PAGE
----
Professor Norman Drummond CBE FRSE, Chair of the Scottish Commemorations Panel and WW100 Scotland, reflects on Scotland’s commemorative events of 2017.
WW100 Scotland and the Scottish Commemorations Panel is very grateful to all those who in various parts of Scotland have arranged and organised and conducted outstanding commemorations of the centenary of the First World War, whether in collective community parades and gatherings and discussion groups or in the discovery of personal memorabilia followed by research and sharing of the stories of loved ones who served and of those who made the supreme sacrifice 100 years ago.
To those hundreds of organisers and consequent events we send our respect and gratitude along with our considerable high regard for all those who, as 2018 and the centenary of the first Armistice beckons, are still hard at work preparing the ground for similar events on behalf of others.
As far as WW100 Scotland is concerned, the centenary of the Battle of Arras on Sunday 9 April 2017 was commemorated here in Scotland over a weekend of events culminating with a Service organised by Legion Scotland in the Scottish National War Memorial within Edinburgh Castle and a well attended Beating Retreat Ceremony on the Castle Esplanade.
WW100 Scotland was also invited to represent the United Kingdom alongside representatives of France, Canada, Australia, New Zealand and South Africa in the several centenary commemorations in the City of Arras and upon Vimy Ridge in France. Our contribution, in addition to being in support of the other nations most particularly New Zealand at Carriere Wellington in Arras and Canada at Vimy Ridge, was to hold a Service of Commemoration in Faubourg d’Amiens CWGC Cemetery in Arras where lie the remains of all Scottish Regiments.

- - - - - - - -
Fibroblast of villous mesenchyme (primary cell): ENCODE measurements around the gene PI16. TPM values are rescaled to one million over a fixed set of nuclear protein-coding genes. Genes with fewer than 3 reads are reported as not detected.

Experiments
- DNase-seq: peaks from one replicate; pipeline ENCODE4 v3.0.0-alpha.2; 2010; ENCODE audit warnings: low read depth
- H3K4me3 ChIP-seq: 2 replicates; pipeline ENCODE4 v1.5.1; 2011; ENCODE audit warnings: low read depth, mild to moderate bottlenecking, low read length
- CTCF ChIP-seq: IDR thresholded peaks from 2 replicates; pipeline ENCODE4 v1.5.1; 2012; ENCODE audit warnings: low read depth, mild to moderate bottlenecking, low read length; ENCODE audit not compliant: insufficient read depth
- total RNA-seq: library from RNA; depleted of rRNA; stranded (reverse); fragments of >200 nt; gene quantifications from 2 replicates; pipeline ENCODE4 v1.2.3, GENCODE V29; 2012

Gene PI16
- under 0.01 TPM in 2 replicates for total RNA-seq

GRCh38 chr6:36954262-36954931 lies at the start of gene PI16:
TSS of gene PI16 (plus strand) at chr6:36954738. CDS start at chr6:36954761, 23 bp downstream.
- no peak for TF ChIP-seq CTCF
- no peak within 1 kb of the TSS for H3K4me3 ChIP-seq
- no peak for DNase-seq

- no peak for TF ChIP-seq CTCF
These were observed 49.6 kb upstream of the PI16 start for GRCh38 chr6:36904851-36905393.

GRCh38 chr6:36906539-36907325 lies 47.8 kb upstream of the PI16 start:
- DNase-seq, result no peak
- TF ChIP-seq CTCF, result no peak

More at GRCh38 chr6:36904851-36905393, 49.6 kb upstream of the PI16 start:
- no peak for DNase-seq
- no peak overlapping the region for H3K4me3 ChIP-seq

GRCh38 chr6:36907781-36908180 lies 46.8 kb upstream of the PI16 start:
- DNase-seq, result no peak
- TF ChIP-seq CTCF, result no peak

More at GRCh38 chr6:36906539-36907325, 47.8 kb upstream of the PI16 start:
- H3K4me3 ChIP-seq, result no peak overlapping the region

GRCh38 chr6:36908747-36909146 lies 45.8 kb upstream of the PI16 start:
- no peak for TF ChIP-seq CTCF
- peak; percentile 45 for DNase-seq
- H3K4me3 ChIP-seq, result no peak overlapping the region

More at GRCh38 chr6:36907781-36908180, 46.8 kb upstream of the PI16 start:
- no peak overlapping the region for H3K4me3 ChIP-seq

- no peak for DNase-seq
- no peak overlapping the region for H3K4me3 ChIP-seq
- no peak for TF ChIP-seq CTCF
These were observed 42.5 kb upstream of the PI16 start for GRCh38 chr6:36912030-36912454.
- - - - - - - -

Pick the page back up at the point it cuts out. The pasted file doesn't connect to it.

This Service was conducted by The Rt Revd Dr Russell Barr, Moderator of the General Assembly of the Church of Scotland in the presence of senior representatives from France, Canada, Australia, New Zealand and South Africa and we were delighted that the United Kingdom was represented by Vice Admiral Sir Tim Laurence in his capacity as Vice Chairman of the Commonwealth War Graves Commission.
The evening of 9 April 2017, following the Canadian commemorations of Vimy Ridge that afternoon, concluded with the Pipes & Drums of 3rd Battalion The Black Watch and the Military Band of the Royal Regiment of Scotland performing an outstanding Beating Retreat in Place des Heros in Arras in the presence of the First Minister of Scotland, The Rt Hon Nicola Sturgeon MSP, and a packed crowd estimated to be between 5,000 to 10,000 strong.
The Scottish Commemorations were significantly commented upon by our French hosts and our other international collaborators as being extremely appropriate and dignified – a fitting tribute when remembering how some 50,000 Scots within 44 Scottish Battalions and seven Scottish-named Canadian Battalions took the field of Battle on 9 April 1917 in a number greater than the entire British force at Waterloo or the number that King Robert the Bruce assembled at Bannockburn.